Covid-19 hit the world of work when conditions were already precarious. In 2019, the global jobless toll was on the rise and one in five of the world’s workers – 66% in low-income countries – lived in extreme or moderate poverty. At the same time involuntary temporary, part-time and casual work, including zero-hours contracts, subcontracted labour and self-employment, were on the rise, as was the platform economy.
In 2021, the International Labour Organization (ILO) had its Global Commission on the Future of Work identify the drivers for the growth of platform work, such as the demand for greater flexibility and a better work-life balance. Platform work also gives labour market access to those forced by ill health to work from home.
But non-compliance with labour standards gives platform businesses an advantage over businesses that stick to their obligations. Furthermore, warns the ILO, this type of business may be prone to inflicting economic insecurity through low wages, unfair terms of work, and lack of clarity about employment status.
The pandemic threw harsh light on these issues and now the ILO has decided to set a standard on the platform economy.
It is challenging to categorise platform work particularly due to the difficulty of agreeing on a common denomination for it. The gig economy, to collaborative economy, sharing economy, on-demand economy and crowd employment are just some of the terms used to describe it.
What is platform work?
The ILO, on the other hand, has used the concept of ‘digital labour platforms’, which “include both web-based platforms, where work is outsourced through an open call to a geographically dispersed crowd (“crowdwork”), and location-based applications (apps) which allocate work to individuals in a specific geographical area”.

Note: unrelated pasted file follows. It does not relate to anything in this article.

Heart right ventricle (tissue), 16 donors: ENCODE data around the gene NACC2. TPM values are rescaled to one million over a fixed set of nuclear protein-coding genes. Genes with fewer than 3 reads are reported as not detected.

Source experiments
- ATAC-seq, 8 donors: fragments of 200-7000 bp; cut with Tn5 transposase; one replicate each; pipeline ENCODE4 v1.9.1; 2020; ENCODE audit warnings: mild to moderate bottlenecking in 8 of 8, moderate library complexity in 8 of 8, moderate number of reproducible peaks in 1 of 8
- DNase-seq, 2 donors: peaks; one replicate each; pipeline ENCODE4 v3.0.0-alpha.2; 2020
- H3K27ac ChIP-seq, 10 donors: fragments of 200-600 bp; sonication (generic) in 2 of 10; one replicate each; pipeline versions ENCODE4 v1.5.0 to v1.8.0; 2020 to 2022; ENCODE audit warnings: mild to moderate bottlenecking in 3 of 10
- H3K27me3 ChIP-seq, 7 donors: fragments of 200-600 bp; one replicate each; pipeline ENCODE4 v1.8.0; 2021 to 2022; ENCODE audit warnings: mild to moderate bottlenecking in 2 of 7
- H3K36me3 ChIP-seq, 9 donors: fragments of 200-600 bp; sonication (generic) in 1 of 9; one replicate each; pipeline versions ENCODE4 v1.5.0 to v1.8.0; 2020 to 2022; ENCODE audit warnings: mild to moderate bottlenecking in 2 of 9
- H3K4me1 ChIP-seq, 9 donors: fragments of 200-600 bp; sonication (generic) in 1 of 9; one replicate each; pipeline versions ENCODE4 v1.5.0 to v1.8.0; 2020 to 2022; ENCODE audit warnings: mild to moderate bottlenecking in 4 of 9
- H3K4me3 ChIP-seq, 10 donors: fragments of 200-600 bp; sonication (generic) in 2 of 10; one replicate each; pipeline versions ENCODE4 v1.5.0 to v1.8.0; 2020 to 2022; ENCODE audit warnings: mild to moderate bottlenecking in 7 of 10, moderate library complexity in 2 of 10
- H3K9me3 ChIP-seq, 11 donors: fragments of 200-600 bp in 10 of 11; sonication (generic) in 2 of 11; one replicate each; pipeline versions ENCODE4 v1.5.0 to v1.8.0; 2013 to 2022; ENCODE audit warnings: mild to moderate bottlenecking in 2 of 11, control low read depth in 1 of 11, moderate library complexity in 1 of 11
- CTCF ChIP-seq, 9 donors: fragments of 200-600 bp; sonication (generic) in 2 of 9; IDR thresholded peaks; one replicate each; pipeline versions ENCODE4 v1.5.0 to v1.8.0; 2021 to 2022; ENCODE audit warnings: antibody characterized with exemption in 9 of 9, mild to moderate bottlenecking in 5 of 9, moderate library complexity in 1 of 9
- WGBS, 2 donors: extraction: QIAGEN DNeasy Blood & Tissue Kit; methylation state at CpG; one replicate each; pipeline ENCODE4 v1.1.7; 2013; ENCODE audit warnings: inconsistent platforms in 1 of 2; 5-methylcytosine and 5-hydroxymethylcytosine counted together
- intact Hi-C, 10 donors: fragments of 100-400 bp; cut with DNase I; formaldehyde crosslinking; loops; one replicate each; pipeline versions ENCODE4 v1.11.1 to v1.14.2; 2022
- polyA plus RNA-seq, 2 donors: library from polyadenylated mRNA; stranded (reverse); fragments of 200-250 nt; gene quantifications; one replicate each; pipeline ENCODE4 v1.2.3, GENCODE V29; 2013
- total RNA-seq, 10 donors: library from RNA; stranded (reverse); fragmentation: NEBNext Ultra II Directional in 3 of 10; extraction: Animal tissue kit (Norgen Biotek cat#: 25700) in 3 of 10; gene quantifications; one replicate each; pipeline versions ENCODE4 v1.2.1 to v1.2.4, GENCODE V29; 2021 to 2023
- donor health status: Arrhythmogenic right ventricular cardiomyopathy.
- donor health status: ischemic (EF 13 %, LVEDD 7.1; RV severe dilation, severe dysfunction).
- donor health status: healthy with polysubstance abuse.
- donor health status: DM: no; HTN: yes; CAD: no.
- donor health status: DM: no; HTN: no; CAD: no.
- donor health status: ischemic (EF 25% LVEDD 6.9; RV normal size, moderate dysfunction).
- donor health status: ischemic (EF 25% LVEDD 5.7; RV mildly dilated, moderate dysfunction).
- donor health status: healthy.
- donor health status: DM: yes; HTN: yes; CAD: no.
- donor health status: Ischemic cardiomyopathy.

Meanwhile, the OECD defines platform work, covering both crowdwork and location-based work, as “transactions mediated by an app (i.e. a specific purpose software programme, often designed for use on a mobile device) or a website, which matches customers and clients, by means of an algorithm, with workers who provide services in return for money.”
Where do platform co-ops fit in?
A 2021 report by the ILO highlighted alternative business models currently being deployed by platform workers across the world to “reclaim their civil-political and economic rights in the platform economy”, including platform co-operatives. The report details how technology freelancers have leveraged the co-operative model successfully for labour market intermediation in countries like Argentina, Kenya and the United Kingdom. The report argues that “platform co-operativism” is emerging “as a social and solidarity economy (SSE) enterprise alternative to the dominant platform model.
Co-ops working together
In recent years workers in different countries have come together to sell goods and services via a jointly owned platform. Coop Cycle, a European association of bike delivery co-ops, has developed a software connecting bike-delivery workers, clients and sellers. The software is available to any social and solidarity economy organisations that offer employment contracts to worker-members. In addition to providing the software and smartphone application, Coop Cycle also helps affiliated co-ops develop a commercial offering via a common offering for key accounts spread across several cities. These pooled services are funded through co-op membership fees (51%) with the remaining funding coming from donations, subventions, restaurant and shop owners user fees and other partnerships.
One of the co-ops supported by Coop Cycle is Chorlton Bike Deliveries (CBD) in Greater Manchester, UK. A multi-stakeholder co-op, CBD offers car-free delivery of goods to local residents, businesses and community organisations using e-cargo bikes and trailers.
“You do feel very much part of a co-operative with Coop Cycle. You’re involved in the development of the software. And whenever you want advice or support you can go there,” says CBD founding member Debbie Witton, who has 25 years of experience as a community trainer and welfare rights activist.